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Audio. Michael A. Lacombe, MD, Annals Associate Editor, reads “The Myth of Choice” by Anonymous
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Elvira Parravicini, Frances McCarthy
Columbia University Medical Center
June 10, 2019
The Real Choice
A woman, pregnant with a baby with anencephaly comes to your hospital. Long-term survival is not an option. Her eyes plead with you. Help me. You take her hand, look her in the eye and offer to walk with her through this journey that she does not wish to be on. You explain to her that while her child’s life may be brief, it is precious and that she is not alone. The mother’s love for her baby does not die with the diagnosis or with the death of her child. Choice is the not the issue. Grief is. The truth of medicine is this: patients die. The issue here is about valuing the relationships that we, as providers, have with our patients. It requires us to be with them in the discomfort of delivering a terminal diagnosis.Can we then, walk with them during such sad and difficult times in their lives? When born, the baby is gently placed on her mother skin to skin. She dies quietly, peacefully in the arms of her mother, never knowing hunger, pain, or sadness (1). Her mother will grieve her in some way for the rest of her life. She has loved and lost, but she has also gained. She was able to bond, to love and to hope and she will heal. She is changed but not defeated. She is not the first and she will not be the last to face the death of a child. Hope for a cure eludes us daily but hope for healing is different. Healing is not just about disease; it is about the spirit, the resilience that rests in all of us. This baby’s life, while brief, was filled with love and dignity and without pain. This baby made her a mother. This baby changed her. All of us die in the end. It is the nature of everything that lives. Death is the final act but it does not tell the whole story. In medicine, we cannot be there only for the living; we must be there for the dying as well. This is the real story of a real family who delivered in 2015 at Morgan Stanley Children’s Hospital / Columbia University Medical Center in New York, NY under the care of the Neonatal Comfort Care Program (2). In the US there are more than 200 services of Perinatal Palliative Care (3).References:1. Parravicini E, Daho M, Foe G, Steinwurtzel R, Byrne M. Parental assessment of comfort in newborns affected by life-limiting conditions treated by a standardized neonatal comfort care program. J Perinatol 2018;38(2):142-7.2. www.neonatalcomfortcare.com 3. www.perinatalhospice.org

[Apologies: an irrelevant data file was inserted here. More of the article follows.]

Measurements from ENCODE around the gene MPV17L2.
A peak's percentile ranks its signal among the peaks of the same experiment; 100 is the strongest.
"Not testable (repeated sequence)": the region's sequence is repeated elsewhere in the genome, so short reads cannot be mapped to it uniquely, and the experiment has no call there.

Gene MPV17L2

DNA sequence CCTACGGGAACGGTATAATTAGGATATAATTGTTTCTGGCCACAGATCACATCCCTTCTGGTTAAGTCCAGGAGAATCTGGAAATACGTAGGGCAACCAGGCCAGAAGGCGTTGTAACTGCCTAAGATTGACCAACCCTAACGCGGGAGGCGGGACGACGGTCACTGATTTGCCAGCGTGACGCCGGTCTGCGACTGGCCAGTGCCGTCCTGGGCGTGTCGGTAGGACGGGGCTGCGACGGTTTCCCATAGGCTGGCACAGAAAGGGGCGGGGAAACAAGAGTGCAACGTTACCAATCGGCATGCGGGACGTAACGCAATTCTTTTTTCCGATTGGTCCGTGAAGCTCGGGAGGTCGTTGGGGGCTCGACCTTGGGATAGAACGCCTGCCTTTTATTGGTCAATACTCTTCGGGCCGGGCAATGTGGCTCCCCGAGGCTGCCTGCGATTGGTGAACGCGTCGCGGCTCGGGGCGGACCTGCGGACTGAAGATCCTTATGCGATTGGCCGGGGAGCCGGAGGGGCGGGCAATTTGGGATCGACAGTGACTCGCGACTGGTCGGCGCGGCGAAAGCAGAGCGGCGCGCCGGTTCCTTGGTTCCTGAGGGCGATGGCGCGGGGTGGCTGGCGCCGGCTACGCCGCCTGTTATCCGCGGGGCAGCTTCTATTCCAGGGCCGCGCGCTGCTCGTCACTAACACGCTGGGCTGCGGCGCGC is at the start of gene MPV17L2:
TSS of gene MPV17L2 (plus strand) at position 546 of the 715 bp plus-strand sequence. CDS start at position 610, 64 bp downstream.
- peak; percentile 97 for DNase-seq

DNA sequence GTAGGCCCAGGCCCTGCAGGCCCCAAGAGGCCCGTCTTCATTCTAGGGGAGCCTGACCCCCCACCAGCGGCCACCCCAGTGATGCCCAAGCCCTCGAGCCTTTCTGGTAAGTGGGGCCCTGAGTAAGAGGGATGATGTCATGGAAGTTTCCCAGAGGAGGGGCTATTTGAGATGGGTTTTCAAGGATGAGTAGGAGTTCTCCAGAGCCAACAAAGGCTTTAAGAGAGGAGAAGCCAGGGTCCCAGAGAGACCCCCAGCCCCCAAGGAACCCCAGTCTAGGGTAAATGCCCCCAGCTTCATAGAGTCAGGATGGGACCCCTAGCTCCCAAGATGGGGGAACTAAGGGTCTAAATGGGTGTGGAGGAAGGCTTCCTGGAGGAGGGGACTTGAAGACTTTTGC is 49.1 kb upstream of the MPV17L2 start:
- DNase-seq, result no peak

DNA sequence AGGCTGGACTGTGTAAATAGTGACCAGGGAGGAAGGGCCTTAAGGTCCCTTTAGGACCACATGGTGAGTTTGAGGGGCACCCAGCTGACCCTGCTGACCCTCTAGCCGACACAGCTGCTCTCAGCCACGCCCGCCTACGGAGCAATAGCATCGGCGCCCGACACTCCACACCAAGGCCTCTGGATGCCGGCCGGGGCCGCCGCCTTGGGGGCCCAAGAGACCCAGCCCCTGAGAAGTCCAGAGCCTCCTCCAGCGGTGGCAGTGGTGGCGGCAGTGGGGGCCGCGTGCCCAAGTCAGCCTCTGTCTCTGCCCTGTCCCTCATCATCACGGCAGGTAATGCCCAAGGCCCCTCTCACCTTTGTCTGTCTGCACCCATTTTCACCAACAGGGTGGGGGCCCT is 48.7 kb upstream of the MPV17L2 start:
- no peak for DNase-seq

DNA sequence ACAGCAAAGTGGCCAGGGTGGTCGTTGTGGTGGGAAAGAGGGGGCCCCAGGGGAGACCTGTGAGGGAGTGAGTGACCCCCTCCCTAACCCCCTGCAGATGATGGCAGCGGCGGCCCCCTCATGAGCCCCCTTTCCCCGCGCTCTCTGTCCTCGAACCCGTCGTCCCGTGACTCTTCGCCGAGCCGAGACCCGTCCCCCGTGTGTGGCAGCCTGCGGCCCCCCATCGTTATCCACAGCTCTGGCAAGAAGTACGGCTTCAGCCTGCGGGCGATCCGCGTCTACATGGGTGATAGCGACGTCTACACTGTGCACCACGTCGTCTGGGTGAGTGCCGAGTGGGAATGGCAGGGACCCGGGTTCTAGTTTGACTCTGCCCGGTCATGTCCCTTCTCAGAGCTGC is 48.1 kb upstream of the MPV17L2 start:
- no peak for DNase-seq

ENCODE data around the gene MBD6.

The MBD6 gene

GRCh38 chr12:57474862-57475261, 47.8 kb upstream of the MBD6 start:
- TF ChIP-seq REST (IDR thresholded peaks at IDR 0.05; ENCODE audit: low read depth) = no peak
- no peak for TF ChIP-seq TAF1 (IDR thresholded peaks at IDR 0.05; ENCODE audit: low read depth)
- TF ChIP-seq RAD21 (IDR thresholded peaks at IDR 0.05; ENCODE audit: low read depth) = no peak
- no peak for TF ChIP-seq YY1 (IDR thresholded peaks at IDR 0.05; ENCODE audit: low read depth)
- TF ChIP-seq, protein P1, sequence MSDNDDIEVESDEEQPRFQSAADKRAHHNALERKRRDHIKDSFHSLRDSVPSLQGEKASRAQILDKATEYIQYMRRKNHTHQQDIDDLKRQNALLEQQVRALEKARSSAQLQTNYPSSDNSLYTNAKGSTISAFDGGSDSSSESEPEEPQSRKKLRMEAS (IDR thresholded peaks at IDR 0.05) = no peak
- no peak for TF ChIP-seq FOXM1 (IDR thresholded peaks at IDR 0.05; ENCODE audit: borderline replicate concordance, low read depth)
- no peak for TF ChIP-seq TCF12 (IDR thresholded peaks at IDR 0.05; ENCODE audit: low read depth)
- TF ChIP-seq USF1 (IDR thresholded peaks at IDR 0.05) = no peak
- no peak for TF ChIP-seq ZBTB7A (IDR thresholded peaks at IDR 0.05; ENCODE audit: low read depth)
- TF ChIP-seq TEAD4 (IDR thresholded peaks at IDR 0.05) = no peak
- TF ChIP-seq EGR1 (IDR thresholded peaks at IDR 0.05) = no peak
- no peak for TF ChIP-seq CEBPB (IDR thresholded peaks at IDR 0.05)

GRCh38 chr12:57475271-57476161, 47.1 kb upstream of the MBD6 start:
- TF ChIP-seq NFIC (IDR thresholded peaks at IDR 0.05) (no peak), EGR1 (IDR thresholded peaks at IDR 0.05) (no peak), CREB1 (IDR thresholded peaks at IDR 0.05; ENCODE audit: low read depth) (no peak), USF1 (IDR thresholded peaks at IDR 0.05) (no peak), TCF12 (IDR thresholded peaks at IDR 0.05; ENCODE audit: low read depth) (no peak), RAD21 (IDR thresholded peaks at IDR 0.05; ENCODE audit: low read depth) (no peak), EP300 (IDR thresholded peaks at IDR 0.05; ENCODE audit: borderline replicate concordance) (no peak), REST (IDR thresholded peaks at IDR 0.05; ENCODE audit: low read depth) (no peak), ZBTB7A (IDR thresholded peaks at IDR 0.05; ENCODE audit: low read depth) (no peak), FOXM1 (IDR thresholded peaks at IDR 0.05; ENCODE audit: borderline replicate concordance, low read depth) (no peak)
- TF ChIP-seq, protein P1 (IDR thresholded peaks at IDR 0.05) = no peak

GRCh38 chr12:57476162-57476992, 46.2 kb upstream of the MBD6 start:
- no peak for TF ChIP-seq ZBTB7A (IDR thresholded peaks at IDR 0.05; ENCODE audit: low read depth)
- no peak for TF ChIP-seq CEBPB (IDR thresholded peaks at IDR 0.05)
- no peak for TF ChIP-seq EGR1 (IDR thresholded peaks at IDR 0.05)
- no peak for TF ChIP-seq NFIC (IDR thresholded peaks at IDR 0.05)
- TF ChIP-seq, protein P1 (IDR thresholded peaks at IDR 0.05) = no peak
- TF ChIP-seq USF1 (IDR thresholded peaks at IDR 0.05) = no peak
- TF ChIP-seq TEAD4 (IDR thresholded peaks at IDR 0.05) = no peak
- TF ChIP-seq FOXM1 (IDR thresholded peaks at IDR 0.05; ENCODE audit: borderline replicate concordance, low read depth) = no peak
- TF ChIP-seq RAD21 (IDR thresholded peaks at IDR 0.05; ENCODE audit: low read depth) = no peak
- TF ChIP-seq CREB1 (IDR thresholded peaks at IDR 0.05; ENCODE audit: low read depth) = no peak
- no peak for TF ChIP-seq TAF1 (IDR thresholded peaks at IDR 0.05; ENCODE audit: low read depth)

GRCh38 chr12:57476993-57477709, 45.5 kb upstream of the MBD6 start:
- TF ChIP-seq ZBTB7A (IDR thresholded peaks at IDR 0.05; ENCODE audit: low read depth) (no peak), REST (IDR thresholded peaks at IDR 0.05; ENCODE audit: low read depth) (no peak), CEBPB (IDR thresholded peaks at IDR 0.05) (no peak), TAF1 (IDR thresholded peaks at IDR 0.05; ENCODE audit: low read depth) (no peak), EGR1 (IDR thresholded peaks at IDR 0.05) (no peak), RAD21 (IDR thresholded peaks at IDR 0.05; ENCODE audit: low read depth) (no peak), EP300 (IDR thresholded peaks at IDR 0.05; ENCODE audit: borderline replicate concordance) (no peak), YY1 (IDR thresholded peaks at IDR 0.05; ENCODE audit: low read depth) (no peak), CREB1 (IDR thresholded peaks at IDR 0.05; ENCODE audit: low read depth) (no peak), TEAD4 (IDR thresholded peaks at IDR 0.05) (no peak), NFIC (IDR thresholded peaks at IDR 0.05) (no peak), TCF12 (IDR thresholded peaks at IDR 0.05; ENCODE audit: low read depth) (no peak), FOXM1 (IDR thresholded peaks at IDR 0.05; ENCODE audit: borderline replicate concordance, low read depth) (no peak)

June 13, 2019
Elvira, it is commendable that you have developed a compassionate approach to the delivery of terminal fetuses. However, I interpret your response as a lecture on the ONLY way that grieving women should be allowed to deal with this horrific diagnosis. The issue at hand in this country is CHOICE. The woman who does not want to hold her horrifically deformed fetus, who does not wish to continue a pregnancy (and increasing the already significant risk to her health) in this scenario should be able to CHOOSE. It is her body, her pregnancy, her health at risk, and should be her CHOICE in the way, the time, and the method that this horrible scenario ends.
June 18, 2019
Civilization of Death
The points of the writer of this article reflect unfortunate truth about devaluation of life among physicians. It is highly debatable if abortion is safer that miscarriage or delivery and in my environment "not all of them die" - instead, once in a while one survives and walks.
Mitchel L Galishoff
Valley Medical & Surgical Clinic, PC
July 7, 2019
What are compassion and dignity?